The Manchester Writing Competition 2016 opens – in a city of literary opportunity

Manchester is home to one of the biggest Fiction and Poetry prizes; with £10,000 up for grabs. Ready to investigate why writing matters so much here is Emily Oldfield…

Oh Manchester, so much to answer for...

Manchester is a city known for its wordsmiths. The lyrics of Morrissey come close to poetry, as well as so many other musicians, and the city has been home to a number of authors including Elizabeth Gaskell, Anthony Burgess and Howard Jacobson. The Manchester writing Competition seems proof of the literary legacy of this place. With a prize of £10,000 for each category – The Fiction Prize and The Poetry Prize - it is one of the biggest celebrations of writing around.

Established by Carol Ann Duffy in 2008, this competition attracts entries from all over world, and encourages new writers. The writing can be as experimental and expressive as people want; something I believe Manchester upholds more than many other cities – writing that gets close and personal.

For example, poetry and prose enter the streets – literally. Have you ever seen the Lemn Sissay poem ‘Hardys Well’ on the side of the Wilmslow Road pub of the same name?  Plus the sheer number of ‘writing workshops’ and ‘spoken word’ events show how the written and spoken form is well alive here. I’ve already discovered poetry nights as wackily named as ‘Transdimensional Space Goats’ and the ‘Fuel Word Cup’. Commonword organises many similar events; and as one of the largest community writing and publishing organisations in the North West based here, upholds Manchester as a place where people can find ‘common’ ground through writing.

Because here writing has been used to portray the plight of the ‘common’ man – think of Friedrich Engels’ (with input from Karl Marx) work on ‘The Condition of The Working Class in England’ in Chetham’s Library, as just one example, back in 1845. Writing has been used as a social tool both historically and for humour – take John Cooper Clarke’s ‘Beasley Street’. He’s the self-proclaimed ‘Bard of Salford’ and performance poet with lines like ‘The Hipster and his hired hat/drive a borrowed car’; mocking inner-city culture in a meaningful way.

Poets and writers are capable of giving voice to the otherwise unspoken in society after all – they uncover the layers, and add so much to the discovery of the metropolis which is Manchester. This especially applies to poetry - as Dr David Cooper, senior English Lecturer at Manchester Metropolitan University, reflects…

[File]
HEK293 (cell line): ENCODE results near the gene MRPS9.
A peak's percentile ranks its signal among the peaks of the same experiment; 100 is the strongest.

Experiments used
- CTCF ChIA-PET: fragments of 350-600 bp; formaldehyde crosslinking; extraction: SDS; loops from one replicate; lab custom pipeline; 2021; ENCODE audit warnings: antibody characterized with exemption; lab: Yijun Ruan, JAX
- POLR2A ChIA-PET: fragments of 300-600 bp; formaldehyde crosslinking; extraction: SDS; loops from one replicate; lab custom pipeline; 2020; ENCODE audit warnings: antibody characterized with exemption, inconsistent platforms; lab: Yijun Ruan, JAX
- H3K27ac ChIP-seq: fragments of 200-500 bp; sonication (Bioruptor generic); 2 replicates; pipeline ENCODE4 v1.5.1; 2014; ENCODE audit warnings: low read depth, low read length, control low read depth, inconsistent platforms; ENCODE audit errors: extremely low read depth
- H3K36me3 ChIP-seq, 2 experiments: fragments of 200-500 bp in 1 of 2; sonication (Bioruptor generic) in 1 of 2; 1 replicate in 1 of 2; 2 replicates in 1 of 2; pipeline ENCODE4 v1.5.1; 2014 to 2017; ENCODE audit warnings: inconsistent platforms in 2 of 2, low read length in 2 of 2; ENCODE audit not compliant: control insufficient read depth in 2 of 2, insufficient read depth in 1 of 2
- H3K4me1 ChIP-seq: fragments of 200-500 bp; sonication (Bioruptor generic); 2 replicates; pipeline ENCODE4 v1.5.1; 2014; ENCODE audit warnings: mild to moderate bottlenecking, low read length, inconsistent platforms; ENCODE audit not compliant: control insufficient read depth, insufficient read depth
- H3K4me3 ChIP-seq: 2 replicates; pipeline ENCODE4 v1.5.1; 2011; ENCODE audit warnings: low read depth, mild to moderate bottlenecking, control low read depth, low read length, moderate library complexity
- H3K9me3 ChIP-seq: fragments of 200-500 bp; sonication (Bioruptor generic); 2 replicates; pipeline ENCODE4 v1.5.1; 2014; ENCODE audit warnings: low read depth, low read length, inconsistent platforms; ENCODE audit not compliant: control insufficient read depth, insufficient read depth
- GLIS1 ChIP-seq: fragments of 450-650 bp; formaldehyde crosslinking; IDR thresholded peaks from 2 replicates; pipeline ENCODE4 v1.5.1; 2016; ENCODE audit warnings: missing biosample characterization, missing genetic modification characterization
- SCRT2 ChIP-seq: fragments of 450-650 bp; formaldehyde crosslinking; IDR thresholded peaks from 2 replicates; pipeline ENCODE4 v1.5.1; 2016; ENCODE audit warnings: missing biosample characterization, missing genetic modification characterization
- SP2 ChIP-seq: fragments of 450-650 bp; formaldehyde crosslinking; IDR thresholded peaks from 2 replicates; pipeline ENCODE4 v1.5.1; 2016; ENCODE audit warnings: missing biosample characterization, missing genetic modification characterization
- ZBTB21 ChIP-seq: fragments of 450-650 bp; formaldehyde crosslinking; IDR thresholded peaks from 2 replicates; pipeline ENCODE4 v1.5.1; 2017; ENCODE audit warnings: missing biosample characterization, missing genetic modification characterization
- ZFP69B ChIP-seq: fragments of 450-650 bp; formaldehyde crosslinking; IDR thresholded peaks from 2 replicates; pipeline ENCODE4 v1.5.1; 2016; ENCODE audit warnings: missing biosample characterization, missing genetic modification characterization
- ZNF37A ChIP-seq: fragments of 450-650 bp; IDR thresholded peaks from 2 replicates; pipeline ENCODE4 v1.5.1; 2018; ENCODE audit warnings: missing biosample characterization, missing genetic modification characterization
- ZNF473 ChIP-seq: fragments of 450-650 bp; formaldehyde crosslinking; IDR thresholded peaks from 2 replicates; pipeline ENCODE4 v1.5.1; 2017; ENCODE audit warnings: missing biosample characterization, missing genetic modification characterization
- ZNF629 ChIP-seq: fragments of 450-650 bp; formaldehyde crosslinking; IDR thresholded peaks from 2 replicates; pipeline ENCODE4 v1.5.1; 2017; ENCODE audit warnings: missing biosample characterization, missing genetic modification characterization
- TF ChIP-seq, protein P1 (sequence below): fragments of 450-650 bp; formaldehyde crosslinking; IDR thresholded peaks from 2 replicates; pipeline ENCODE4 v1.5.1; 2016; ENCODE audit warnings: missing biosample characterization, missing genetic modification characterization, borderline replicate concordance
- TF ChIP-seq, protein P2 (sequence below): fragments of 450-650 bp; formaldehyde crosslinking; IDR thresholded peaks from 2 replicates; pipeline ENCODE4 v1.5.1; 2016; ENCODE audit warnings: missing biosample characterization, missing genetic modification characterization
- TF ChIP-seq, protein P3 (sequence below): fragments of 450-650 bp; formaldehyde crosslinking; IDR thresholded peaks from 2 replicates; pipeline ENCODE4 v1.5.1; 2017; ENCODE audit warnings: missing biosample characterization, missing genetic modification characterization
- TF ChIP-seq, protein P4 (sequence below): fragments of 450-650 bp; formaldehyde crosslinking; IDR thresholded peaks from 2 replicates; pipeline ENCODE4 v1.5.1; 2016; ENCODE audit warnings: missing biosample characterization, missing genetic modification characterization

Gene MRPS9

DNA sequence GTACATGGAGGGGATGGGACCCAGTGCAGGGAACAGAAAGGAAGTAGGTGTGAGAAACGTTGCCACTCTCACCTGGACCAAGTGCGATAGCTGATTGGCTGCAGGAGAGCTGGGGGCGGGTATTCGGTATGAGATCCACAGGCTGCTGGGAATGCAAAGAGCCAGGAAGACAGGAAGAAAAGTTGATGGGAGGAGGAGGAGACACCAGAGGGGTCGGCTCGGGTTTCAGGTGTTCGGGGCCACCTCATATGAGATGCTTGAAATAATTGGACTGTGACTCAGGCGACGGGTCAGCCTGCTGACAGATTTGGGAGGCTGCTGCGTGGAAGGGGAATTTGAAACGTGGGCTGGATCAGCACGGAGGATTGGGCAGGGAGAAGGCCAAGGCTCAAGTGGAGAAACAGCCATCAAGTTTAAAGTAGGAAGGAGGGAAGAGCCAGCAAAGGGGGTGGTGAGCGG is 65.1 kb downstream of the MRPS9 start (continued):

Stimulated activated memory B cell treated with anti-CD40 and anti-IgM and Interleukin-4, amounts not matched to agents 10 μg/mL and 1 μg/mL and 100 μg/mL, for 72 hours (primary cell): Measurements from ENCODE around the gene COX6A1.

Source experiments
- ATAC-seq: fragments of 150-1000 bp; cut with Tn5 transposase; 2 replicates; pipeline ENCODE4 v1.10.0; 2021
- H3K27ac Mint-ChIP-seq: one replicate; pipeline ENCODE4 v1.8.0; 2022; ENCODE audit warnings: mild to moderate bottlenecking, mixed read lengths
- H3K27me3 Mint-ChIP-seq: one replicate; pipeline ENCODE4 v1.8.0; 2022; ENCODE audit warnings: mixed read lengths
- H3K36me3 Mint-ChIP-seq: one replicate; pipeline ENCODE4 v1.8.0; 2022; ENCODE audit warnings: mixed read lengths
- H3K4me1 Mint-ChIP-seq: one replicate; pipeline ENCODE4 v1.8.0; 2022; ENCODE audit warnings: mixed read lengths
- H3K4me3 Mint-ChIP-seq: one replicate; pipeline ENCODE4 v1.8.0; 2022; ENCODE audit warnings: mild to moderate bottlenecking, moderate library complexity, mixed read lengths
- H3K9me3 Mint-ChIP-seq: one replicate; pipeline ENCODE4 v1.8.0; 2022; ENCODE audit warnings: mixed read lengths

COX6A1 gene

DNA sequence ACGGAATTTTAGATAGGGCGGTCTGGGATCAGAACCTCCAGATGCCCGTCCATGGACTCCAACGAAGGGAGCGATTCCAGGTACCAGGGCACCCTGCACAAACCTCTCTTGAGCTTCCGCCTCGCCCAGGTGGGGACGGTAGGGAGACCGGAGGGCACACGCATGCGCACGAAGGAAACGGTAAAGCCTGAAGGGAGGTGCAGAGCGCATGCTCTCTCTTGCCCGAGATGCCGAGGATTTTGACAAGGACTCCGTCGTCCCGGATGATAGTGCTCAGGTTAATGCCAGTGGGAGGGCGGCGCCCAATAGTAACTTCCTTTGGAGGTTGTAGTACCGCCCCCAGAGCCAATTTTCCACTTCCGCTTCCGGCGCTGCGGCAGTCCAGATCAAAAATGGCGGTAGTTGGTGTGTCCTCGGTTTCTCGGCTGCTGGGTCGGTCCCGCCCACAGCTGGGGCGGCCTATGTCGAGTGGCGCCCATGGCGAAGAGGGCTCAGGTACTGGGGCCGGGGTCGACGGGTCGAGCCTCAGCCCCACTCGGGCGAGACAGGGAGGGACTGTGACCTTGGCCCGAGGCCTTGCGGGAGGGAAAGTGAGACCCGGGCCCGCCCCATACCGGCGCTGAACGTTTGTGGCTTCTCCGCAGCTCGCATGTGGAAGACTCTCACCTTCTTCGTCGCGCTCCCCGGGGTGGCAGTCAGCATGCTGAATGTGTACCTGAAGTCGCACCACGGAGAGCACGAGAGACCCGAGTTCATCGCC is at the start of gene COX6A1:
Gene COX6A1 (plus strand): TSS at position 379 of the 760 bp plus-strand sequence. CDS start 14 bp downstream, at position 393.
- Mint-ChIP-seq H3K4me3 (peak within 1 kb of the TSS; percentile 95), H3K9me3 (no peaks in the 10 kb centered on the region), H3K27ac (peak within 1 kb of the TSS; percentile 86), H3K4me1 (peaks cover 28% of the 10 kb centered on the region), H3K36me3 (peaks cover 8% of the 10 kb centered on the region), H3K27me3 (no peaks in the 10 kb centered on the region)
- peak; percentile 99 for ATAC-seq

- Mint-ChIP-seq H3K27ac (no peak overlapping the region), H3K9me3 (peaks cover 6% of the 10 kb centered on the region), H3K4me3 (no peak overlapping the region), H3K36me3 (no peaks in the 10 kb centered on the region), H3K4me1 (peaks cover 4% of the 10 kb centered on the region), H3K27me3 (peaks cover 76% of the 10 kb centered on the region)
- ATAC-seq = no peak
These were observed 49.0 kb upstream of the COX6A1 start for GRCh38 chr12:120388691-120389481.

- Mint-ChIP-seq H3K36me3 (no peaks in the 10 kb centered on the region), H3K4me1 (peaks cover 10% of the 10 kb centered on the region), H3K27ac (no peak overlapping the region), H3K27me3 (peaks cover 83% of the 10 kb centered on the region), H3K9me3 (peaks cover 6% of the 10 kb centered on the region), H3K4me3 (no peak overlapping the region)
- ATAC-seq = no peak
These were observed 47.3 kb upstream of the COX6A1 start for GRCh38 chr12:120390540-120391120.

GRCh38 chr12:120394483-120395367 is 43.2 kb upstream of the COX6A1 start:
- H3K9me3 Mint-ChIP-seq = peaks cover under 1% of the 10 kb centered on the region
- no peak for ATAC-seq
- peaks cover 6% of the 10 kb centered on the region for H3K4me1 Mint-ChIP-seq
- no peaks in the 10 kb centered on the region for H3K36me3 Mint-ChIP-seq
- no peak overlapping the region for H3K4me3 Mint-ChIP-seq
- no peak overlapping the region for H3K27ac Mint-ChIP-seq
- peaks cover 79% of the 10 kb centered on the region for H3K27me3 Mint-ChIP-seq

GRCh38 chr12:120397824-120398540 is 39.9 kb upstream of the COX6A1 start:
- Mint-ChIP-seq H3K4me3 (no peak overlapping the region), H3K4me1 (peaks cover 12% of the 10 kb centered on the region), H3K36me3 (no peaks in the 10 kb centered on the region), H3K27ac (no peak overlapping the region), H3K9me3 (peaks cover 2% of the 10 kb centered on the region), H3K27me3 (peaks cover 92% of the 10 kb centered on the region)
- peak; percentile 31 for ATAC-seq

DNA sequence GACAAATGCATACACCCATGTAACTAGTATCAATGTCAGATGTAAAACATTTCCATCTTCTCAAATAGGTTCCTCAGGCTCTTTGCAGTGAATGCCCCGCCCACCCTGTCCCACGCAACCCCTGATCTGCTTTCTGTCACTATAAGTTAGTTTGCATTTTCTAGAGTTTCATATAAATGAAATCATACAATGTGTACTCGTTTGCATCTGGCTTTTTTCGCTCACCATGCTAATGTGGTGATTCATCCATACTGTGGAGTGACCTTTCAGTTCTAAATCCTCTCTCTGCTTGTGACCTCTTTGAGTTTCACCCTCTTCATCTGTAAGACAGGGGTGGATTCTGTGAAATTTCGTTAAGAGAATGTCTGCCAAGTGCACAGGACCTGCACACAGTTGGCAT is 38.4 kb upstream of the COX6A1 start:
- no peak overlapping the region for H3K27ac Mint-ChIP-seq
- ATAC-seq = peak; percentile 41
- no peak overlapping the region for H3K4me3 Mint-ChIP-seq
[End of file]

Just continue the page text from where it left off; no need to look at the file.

“'From Mrs Gaskell to Mike Garry, Manchester has long been perceived, represented and – crucially - reimagined by a diverse range of literary voices. Poetry (in particular) has played a prominent role in this multi-layered literary geography of the city. This seems to be particularly true right now as, every week, we learn of an imaginative new project, event or happening which celebrates poetry's potential to reconfigure our sense of what it means to be in the world.”

Poetry and creative writing has been standing out in a number of public ‘projects’ ; one of I Love Manchester’s recent stories showed how writer and performance poet Tony Walsh penned  a poem to
celebrate the 50th anniversary of the Alliance Manchester Business School.

Writing is part of the infrastructure of this place it seems, even at an institutional level. The chancellor of The University of Manchester is after all the outstanding performance poet and writer Lemn Sissay, whilst Carol Ann Duffy, the current Poet Laureate, is based at The Manchester Writing School – the host institution of the competition. In light of The Manchester Writing Competition, YOU can be next in terms of making sense of the city and connecting yourself to it, through writing. As David Cooper says:

“Clearly, we’re living through a period of great change in Manchester. For me, then, it’s more important than ever that we listen to what poets – ‘the unacknowledged legislators of the world’, according to Shelley –   have to say about the places and spaces in which we live, work and play.”

It seems fitting then that there is separate Poetry Prize and then a Fiction Prize; though in previous years the competition has alternated between the two, rather than having them as stand-alone. That means even more opportunity to express yourself – thanks Manchester. Entries are possible by post and online.

For more information about the Manchester Writing Competition 2016, you can visit the website:

Monday, 2 May 2016

6am, Manchester Victoria

I arrive at 6 am, Manchester Victoria
The station floor a drumskin I tick time over
In high-heeled shoes.
The smell of sleep in my collar, the evening news
Turning itself in a corner
Catching the light
Like a dead bird fallen through open ceiling

A skull-piece, snapped off
Easing the mind
Of this generation. The electric billboard wavers
And I become anyone, the commuter too eager
The family visitor.
 I smell disinfectant, the damp tang
Of vinegar, captured in other people's glances
I am acceptably ‘waiting’
 For assigned destination.
It is assumed, that I know the direction
Watching the flow of bodies through the barrier
This is what it is to be human
Flesh capable of destroying marriages, lives, each other
Clutch glibly at railcards, each ticket number.
Here I am ‘waiting’, the persona well-applied
I want to feel that excitement again
To run through the ticket-gate, flush faced
The sudden adrenaline
Arched in a cry
Coming from childhood

The tracks are live.